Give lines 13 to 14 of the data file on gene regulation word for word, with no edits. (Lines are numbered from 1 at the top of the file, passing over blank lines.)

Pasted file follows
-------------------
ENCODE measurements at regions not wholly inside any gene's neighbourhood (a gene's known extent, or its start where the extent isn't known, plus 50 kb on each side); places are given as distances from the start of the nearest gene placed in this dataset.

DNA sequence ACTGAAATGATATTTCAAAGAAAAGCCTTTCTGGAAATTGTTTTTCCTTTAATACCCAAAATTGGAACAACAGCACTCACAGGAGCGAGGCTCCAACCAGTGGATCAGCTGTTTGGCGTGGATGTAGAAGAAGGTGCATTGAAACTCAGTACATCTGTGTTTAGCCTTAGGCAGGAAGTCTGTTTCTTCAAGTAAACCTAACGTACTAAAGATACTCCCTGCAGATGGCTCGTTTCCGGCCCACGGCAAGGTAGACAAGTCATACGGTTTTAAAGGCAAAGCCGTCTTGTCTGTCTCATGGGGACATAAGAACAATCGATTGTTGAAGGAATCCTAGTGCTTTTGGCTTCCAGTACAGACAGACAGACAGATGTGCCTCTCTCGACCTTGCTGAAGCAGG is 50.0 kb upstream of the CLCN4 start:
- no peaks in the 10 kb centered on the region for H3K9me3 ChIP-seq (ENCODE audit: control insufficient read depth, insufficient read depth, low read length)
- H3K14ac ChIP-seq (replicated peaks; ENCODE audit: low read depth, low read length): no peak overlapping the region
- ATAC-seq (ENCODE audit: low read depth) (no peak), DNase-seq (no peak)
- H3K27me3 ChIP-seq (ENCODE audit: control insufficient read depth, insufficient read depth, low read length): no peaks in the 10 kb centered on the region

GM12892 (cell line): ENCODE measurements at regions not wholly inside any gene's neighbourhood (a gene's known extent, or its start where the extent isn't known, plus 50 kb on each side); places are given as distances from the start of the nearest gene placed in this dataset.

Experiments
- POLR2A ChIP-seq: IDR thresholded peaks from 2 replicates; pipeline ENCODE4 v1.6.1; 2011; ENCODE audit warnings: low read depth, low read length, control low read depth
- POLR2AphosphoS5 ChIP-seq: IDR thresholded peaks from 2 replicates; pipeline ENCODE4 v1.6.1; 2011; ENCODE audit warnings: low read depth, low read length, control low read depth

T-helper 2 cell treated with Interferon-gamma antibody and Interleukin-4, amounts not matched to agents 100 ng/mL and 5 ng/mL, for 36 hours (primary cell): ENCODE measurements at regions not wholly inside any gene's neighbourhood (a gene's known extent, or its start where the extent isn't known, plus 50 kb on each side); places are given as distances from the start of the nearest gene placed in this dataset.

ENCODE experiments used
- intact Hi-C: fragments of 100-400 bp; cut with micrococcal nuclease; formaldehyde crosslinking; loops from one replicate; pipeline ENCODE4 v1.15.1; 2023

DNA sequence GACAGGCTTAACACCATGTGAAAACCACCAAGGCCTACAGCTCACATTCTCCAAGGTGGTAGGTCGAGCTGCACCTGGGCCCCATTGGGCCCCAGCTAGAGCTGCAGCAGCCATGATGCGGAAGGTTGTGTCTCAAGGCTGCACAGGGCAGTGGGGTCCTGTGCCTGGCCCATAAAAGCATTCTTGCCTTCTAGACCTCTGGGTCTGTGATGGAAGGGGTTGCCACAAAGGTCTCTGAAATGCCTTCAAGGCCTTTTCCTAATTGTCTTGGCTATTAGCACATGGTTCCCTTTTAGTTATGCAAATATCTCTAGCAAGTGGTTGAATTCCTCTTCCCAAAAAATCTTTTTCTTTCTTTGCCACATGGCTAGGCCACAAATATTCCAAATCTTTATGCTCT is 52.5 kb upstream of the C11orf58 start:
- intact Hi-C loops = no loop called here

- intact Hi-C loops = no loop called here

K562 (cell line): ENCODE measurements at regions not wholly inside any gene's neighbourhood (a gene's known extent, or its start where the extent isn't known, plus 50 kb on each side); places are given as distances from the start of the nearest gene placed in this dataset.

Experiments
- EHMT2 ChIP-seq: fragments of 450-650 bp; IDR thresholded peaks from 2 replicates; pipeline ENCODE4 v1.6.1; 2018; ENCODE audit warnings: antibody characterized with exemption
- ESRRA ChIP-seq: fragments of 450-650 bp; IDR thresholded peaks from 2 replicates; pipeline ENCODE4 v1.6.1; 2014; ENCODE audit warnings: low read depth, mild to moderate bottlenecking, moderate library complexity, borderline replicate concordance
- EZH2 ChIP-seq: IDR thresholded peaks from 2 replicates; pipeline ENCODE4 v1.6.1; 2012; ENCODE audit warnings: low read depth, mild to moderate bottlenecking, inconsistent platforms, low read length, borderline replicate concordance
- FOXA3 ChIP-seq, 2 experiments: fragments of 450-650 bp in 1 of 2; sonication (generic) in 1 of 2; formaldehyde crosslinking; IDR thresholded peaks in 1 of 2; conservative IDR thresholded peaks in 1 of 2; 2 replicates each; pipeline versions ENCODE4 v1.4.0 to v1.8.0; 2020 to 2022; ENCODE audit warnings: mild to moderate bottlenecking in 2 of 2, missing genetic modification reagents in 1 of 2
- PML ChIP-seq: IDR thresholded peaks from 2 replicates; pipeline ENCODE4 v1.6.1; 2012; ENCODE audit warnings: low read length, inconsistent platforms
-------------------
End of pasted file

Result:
- intact Hi-C: fragments of 100-400 bp; cut with micrococcal nuclease; formaldehyde crosslinking; loops from one replicate; pipeline ENCODE4 v1.15.1; 2023

DNA sequence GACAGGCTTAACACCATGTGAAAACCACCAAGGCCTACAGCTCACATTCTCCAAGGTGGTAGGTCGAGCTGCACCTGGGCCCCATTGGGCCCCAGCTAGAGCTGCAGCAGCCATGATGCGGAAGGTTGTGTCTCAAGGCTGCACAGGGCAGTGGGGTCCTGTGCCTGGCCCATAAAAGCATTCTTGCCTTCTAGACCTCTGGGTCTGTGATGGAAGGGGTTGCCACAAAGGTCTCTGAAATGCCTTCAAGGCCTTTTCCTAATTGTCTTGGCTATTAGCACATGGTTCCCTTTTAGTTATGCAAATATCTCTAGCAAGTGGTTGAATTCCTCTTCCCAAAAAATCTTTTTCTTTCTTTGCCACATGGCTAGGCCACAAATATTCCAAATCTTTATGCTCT is 52.5 kb upstream of the C11orf58 start: